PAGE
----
The SAR service

person by Trude Meland, Norwegian Petroleum Museum
Petroleum operations on the Norwegian continental shelf are governed by the Petroleum Activities Act of 22 March 1985, which states that a licensee must maintain effective emergency preparedness at all times.
— SAR helicopter (rescue helicopter) on the Statfjord B helicopter deck. Photo: Arne Evensen/Norwegian Petroleum Museum
© Norsk Oljemuseum

The aim is to respond to accidents and hazards which could cause injury or loss of human life, pollution or great material damager. One of the measures taken in that respect is the emergency helicopter on Statfjord.[REMOVE]Fotnote: NOU 1997, 3

A lot of medical equipment is carried on the SAR helicopter. Photo: Arne Evensen
A search and rescue (SAR) helicopter has been permanently placed on Statfjord B since the early 1980s as part of the emergency response organisation.

Although it continues to be stationed on the B platform, operational control has been transferred to Statfjord C. The latter is the base for the air transport coordinator for the Tampen area of the North Sea (LTT).

Ambulance and rescue services for offshore installations are the helicopter’s primary duty, but it is also available to the joint rescue coordination centre (JRCC) on land as and when required.

Its location out to sea means that this machine is also close to important fishing grounds and shipping routes. In addition to ambulance flights from platforms, it can retrieve people from the sea and pick up sick or injured people from ships. The helicopter crew comprises two pilots, a technician/lift operator, a rescue officer and a nurse with specialist qualifications in acute medicine.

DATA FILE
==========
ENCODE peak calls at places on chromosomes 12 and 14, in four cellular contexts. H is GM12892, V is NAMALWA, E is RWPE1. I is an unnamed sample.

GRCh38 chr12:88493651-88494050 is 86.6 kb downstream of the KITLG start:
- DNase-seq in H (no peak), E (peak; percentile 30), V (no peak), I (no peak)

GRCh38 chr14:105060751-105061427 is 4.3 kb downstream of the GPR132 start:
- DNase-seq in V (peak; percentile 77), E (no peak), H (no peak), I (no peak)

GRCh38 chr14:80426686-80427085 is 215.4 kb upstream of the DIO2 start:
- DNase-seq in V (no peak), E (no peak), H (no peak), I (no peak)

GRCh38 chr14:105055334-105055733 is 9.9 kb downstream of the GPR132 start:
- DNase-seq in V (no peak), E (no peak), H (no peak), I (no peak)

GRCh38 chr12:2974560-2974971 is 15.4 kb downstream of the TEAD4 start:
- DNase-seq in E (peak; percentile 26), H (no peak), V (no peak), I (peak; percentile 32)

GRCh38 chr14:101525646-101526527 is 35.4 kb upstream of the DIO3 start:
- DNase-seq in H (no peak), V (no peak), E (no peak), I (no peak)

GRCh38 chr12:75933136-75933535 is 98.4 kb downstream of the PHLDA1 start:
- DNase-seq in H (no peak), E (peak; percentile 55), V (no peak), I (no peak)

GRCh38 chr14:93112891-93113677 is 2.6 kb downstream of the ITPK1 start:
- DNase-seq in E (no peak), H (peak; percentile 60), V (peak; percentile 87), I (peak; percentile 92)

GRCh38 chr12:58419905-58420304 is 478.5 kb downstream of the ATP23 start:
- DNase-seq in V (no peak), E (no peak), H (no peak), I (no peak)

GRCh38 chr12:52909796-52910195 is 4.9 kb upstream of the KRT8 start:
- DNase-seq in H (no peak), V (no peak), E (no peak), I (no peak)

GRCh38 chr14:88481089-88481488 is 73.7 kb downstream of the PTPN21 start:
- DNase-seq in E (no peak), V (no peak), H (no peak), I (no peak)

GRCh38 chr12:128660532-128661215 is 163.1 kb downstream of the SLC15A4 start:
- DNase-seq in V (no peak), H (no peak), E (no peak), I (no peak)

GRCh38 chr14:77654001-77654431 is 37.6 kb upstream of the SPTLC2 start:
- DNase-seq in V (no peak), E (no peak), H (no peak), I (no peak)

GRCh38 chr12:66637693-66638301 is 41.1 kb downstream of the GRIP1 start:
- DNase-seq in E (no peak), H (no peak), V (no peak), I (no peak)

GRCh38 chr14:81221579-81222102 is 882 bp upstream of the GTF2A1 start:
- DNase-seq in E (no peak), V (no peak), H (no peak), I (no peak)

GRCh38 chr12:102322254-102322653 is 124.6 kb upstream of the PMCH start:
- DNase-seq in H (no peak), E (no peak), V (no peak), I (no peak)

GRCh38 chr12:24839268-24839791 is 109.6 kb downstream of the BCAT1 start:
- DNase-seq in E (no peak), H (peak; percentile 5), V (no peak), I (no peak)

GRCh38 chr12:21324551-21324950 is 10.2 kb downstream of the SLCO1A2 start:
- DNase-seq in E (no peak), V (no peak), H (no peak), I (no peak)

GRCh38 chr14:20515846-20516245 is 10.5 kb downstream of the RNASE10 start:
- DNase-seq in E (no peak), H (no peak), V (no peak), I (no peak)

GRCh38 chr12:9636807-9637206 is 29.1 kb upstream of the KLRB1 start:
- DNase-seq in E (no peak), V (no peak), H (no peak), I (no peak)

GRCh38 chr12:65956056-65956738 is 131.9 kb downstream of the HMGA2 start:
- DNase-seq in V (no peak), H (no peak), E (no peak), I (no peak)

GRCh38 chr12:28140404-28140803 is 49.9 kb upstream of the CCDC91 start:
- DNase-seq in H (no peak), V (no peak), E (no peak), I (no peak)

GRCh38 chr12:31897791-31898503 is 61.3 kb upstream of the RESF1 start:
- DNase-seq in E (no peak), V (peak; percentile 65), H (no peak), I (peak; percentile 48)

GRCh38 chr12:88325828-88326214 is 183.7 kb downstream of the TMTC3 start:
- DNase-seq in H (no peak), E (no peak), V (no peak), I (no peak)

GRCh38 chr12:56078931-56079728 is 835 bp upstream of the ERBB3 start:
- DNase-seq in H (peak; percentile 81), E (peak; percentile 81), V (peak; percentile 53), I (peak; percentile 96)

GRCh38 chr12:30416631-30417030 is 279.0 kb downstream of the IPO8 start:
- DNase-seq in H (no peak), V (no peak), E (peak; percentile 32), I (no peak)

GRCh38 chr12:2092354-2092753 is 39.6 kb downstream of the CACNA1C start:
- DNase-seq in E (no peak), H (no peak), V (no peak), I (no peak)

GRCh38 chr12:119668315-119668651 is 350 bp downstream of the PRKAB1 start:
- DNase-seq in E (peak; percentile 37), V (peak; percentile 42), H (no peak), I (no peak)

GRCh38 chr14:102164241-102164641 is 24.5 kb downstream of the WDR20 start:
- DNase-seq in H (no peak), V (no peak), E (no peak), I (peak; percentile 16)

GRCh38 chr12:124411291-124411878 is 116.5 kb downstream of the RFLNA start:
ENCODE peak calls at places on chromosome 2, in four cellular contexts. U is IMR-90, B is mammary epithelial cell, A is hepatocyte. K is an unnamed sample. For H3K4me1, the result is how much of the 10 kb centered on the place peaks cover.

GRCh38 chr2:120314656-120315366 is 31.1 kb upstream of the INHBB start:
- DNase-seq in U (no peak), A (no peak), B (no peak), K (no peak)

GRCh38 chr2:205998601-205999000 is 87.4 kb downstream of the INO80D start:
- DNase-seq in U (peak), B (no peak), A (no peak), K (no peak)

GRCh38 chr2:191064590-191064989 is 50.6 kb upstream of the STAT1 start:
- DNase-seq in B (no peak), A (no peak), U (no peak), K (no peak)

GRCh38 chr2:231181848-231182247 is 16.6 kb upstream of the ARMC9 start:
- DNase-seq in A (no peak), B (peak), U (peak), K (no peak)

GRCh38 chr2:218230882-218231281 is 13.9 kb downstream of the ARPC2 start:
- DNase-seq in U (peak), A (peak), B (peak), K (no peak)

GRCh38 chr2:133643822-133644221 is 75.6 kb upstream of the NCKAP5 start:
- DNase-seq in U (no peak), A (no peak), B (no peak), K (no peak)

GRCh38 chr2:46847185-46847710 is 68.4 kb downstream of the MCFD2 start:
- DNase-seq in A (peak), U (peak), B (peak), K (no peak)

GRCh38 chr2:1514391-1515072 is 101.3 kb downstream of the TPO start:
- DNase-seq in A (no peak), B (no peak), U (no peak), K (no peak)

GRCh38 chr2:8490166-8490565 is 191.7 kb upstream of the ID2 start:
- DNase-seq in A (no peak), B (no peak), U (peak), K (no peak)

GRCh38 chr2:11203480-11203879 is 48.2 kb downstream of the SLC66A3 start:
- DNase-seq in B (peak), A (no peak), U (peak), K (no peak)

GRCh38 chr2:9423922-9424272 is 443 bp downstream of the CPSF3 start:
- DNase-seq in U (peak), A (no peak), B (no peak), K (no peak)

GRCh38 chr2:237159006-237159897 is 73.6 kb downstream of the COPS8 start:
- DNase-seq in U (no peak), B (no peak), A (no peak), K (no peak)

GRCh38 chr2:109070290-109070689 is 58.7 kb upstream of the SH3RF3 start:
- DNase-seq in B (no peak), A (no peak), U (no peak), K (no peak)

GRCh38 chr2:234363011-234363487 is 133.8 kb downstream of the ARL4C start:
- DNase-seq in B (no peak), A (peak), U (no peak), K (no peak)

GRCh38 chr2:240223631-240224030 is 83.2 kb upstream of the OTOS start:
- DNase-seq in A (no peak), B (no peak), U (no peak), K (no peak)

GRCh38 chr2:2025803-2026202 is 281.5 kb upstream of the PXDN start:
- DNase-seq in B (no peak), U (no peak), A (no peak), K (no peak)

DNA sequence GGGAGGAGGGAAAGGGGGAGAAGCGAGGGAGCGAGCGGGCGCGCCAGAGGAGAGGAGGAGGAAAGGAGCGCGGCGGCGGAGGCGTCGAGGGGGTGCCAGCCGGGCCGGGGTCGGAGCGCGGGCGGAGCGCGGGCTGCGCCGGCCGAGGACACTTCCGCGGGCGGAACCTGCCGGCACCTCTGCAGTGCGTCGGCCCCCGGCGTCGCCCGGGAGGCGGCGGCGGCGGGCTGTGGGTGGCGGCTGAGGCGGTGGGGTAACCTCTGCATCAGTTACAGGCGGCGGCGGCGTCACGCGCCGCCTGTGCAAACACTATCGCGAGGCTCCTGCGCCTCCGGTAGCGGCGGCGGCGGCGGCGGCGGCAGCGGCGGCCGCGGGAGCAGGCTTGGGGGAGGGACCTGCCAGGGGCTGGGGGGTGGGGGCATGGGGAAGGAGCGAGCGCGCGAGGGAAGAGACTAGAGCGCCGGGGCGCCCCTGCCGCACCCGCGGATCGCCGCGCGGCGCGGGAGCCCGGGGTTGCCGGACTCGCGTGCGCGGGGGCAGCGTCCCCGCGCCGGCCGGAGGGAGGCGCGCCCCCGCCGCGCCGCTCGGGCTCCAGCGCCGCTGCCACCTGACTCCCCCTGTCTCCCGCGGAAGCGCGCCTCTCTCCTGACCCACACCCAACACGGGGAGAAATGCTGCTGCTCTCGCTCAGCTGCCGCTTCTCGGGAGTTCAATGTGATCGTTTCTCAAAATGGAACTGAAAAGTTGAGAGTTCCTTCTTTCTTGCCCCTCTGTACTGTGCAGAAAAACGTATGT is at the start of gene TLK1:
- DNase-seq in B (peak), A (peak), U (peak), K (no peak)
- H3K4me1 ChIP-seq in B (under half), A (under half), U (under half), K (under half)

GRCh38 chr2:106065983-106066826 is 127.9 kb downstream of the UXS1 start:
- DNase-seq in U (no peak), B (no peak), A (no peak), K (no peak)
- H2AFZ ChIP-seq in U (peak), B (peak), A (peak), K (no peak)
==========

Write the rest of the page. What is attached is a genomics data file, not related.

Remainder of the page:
Operator Statoil purchases this service under contract from civilian helicopter companies, and its only employee in the crew is the nurse. Strict health standards related to suitablity and physical requirements are set for the SAR nurses. They must be qualified to sedate patients suffering certain kinds of injuries.

The general rule is that the nurse does not descend to the injured person. That job belongs to a rescue officer, who up brings the victim. In some cases, however, a patient must be stabilised before they can raised on a stretcher or in a sling. The rescue officer then descends first and guides the nurse down.

Getting onto a vessel and starting medical treatment can be difficult in rough seas. Working on a helicopter during a flight is also demanding in terms of surroundings, communication and being the only medical specialist on board.

The SAR nurse is subordinate to the duty doctor on medical issues. They also have special functions on top of patient care, such as operating the forward-looking infrared camera (Flir) – a heat-seeking device used in SAR operations.[REMOVE]Fotnote: Scandinavian Journal of Trauma, Resuscitation and Emergency Medicine. 2004, no 12, pp 233-235.

The main job is to be on duty around the clock, ready to turn out on ambulance assignments, provide medical assistance and evacuation, and protect against oil spills.

Being as well prepared as possible to handle potential incidents at all times calls for a lot of training. Effective practice time in a helicopter is at least five hours per week, plus briefing and debriefing. Much of this time is devoted to pick-up training, with the rescue officer and SAR nurse being lowered down to vessels of various sizes or other people being hoisted up from the sea, rafts and boats.

The rescue service in the Tampen area carries out 50-70 ambulance assignments per year. Seventy per cent involve illness, the rest injuries. Most call-outs from installations involve heart problems. Other jobs include assisting the JRCC to retrieve people from fishing boats.

Published November 14, 2019   •   Updated November 21, 2019
© Norsk Oljemuseum
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